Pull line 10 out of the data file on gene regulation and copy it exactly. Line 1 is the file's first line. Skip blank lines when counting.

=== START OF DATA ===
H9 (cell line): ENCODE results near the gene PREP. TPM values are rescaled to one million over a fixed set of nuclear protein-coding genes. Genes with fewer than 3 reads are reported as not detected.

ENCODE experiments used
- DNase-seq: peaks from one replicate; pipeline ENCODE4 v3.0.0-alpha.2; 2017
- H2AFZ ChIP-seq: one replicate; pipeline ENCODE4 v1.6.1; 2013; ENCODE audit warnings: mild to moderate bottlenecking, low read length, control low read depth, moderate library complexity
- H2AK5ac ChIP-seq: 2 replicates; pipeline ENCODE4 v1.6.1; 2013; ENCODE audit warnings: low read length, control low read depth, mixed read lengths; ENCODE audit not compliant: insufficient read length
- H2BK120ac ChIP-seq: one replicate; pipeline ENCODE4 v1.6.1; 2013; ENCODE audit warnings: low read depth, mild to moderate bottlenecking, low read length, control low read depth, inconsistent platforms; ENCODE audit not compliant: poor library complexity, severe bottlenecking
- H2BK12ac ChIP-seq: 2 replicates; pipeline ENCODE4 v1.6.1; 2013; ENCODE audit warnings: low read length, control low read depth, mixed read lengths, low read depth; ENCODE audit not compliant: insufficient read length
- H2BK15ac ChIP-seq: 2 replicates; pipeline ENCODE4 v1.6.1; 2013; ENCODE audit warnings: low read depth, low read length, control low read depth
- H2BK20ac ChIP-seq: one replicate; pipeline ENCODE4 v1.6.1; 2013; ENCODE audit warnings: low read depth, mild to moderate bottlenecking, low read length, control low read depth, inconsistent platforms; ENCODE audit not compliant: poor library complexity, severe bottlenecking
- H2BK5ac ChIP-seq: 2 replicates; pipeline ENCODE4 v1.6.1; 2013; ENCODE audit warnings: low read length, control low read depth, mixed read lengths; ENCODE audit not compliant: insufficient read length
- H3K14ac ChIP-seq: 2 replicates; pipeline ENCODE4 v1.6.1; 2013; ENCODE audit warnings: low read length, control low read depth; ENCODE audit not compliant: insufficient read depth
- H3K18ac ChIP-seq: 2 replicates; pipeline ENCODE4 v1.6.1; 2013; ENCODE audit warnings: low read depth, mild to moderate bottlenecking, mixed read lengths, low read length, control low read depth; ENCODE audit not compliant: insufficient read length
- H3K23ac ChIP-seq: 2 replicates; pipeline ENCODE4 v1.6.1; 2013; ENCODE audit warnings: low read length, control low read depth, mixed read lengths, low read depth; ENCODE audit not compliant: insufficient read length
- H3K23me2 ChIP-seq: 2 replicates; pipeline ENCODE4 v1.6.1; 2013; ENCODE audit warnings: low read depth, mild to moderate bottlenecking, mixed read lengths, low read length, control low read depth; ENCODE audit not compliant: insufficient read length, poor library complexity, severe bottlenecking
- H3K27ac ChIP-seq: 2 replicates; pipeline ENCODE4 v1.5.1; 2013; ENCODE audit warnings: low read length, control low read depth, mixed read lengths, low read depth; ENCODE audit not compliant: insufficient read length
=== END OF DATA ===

- H2BK5ac ChIP-seq: 2 replicates; pipeline ENCODE4 v1.6.1; 2013; ENCODE audit warnings: low read length, control low read depth, mixed read lengths; ENCODE audit not compliant: insufficient read length